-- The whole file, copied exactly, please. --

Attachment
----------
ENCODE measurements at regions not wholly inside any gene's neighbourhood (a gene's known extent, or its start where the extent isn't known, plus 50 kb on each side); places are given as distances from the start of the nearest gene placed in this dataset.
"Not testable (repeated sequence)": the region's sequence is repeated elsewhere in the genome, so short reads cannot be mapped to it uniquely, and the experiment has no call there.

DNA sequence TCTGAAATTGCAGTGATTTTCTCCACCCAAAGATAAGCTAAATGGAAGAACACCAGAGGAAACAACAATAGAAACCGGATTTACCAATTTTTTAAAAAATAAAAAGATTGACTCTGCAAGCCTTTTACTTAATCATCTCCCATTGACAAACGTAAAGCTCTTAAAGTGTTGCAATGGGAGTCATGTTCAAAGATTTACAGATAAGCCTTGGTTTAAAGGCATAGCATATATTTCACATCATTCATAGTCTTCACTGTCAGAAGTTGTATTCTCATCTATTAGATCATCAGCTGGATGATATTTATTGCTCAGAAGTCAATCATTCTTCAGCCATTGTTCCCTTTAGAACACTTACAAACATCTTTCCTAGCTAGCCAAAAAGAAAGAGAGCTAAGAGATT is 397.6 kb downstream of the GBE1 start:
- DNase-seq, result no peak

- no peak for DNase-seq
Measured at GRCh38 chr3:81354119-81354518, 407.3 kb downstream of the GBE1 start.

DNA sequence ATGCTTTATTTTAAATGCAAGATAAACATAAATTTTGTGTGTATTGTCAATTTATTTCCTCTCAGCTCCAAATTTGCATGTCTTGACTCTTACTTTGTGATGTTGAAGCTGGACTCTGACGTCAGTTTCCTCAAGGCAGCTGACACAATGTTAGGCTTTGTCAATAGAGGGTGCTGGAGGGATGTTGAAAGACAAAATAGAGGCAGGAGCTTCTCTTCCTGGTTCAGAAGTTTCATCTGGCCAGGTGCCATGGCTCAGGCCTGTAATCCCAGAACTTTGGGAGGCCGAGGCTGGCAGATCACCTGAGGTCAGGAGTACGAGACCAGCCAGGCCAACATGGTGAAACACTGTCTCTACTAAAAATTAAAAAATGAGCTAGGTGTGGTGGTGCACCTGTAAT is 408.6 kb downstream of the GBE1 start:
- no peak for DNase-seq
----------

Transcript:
ENCODE measurements at regions not wholly inside any gene's neighbourhood (a gene's known extent, or its start where the extent isn't known, plus 50 kb on each side); places are given as distances from the start of the nearest gene placed in this dataset.
"Not testable (repeated sequence)": the region's sequence is repeated elsewhere in the genome, so short reads cannot be mapped to it uniquely, and the experiment has no call there.

DNA sequence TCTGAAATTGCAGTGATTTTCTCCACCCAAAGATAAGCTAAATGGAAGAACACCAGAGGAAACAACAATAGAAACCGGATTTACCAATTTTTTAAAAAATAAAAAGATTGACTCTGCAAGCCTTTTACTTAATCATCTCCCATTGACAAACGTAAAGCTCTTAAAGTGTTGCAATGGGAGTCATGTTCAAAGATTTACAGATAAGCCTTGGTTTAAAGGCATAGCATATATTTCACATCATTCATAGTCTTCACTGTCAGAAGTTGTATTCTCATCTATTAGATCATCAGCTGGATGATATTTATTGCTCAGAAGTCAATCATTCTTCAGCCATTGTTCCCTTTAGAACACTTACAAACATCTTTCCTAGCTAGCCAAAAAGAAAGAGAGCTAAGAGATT is 397.6 kb downstream of the GBE1 start:
- DNase-seq, result no peak

- no peak for DNase-seq
Measured at GRCh38 chr3:81354119-81354518, 407.3 kb downstream of the GBE1 start.

DNA sequence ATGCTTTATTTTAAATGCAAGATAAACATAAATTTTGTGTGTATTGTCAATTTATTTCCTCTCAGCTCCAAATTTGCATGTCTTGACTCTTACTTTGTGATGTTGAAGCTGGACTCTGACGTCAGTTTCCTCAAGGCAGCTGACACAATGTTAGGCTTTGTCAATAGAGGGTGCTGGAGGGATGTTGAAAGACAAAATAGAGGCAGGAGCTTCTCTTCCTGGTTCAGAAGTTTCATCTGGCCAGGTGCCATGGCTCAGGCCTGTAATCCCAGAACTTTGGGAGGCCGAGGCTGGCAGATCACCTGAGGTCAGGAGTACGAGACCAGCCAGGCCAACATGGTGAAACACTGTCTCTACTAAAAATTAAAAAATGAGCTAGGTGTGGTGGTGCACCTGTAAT is 408.6 kb downstream of the GBE1 start:
- no peak for DNase-seq